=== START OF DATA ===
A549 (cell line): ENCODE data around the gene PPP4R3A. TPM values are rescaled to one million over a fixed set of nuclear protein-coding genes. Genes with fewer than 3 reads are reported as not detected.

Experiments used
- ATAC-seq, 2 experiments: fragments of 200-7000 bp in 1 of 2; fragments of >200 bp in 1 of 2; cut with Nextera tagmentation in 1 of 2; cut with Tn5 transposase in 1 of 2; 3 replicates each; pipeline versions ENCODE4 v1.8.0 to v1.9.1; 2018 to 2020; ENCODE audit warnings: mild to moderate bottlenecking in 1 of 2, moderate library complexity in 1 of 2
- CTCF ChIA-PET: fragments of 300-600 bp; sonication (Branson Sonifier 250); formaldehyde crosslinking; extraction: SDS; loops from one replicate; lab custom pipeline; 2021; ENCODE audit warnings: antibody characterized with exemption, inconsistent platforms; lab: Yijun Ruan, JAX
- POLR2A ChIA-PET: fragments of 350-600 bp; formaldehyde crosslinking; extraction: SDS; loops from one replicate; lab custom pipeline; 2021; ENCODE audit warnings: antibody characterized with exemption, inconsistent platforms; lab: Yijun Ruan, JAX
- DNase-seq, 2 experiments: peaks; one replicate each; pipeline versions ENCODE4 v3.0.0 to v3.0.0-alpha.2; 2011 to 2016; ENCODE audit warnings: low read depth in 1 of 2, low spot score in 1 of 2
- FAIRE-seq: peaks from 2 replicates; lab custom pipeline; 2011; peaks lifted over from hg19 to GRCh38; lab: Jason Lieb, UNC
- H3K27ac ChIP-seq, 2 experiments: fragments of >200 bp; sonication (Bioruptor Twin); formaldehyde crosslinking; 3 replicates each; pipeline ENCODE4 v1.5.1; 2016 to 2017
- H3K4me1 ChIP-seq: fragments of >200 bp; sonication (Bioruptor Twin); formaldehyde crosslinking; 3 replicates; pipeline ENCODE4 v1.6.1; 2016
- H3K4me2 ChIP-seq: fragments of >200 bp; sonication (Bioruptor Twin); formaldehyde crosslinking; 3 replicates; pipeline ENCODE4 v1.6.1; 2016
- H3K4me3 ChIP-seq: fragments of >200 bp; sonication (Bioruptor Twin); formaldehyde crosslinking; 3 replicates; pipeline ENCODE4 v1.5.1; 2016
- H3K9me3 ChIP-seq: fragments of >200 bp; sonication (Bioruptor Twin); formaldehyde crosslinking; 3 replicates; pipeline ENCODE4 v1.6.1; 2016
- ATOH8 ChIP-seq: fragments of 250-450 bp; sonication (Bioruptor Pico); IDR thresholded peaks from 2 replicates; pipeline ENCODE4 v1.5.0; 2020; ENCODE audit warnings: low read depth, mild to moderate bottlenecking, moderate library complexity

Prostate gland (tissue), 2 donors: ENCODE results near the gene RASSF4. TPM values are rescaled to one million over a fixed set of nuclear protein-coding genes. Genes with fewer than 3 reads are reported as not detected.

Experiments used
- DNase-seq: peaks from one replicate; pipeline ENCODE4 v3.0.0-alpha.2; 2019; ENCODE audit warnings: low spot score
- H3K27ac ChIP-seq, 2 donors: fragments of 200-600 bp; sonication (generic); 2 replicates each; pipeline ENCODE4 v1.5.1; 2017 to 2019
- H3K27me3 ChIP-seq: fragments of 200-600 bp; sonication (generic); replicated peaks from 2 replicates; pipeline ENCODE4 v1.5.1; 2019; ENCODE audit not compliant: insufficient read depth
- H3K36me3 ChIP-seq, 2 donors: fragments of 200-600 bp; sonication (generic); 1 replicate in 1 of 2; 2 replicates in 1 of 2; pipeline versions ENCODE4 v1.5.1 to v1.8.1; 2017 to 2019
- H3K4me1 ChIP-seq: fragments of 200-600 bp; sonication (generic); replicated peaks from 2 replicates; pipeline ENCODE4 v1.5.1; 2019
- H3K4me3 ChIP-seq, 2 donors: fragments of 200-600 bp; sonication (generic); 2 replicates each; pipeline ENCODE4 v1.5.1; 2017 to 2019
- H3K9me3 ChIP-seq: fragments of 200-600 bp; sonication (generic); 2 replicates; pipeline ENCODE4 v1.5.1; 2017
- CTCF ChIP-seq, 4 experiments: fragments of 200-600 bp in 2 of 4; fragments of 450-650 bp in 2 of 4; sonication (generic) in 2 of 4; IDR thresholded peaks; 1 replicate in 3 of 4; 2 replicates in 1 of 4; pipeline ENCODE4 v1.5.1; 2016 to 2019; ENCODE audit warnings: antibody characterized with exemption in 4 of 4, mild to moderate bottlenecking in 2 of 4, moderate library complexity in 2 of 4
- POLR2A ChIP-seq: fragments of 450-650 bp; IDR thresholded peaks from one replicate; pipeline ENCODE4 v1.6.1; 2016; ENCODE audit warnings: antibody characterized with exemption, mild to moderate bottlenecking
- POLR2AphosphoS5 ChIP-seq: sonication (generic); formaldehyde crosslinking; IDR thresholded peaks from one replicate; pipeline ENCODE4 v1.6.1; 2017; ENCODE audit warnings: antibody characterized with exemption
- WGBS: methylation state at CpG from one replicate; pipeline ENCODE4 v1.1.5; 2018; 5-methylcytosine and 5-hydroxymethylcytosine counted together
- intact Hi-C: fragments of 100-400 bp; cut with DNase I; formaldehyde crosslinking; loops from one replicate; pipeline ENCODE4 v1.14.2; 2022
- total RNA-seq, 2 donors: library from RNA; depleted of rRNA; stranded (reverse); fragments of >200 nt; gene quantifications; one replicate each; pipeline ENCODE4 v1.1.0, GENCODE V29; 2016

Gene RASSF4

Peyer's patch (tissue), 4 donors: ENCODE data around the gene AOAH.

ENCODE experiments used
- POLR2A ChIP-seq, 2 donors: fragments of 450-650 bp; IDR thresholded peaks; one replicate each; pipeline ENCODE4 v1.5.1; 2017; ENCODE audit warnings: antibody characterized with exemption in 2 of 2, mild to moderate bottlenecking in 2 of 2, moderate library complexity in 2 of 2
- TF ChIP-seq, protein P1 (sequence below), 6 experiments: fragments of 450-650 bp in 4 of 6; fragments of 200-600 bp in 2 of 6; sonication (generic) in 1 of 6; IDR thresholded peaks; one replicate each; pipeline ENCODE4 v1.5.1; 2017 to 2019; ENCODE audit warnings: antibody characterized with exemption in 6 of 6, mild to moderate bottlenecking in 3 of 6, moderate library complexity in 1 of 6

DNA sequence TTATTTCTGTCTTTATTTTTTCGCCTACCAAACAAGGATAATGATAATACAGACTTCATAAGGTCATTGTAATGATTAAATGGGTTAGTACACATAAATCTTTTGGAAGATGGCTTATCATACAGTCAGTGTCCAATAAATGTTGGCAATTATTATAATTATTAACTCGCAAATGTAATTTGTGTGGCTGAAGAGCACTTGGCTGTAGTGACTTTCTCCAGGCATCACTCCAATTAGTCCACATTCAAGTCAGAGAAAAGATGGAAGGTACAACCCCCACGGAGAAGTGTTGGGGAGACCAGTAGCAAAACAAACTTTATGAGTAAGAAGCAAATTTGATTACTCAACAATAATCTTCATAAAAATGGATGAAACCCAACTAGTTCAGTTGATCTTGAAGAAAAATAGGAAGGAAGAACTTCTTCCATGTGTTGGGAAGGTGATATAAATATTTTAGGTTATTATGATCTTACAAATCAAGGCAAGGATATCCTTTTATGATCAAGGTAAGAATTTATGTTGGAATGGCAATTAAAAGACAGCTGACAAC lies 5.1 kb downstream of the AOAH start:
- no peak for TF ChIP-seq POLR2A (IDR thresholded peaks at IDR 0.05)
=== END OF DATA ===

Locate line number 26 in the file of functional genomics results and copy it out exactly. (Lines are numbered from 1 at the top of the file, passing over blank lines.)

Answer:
- WGBS: methylation state at CpG from one replicate; pipeline ENCODE4 v1.1.5; 2018; 5-methylcytosine and 5-hydroxymethylcytosine counted together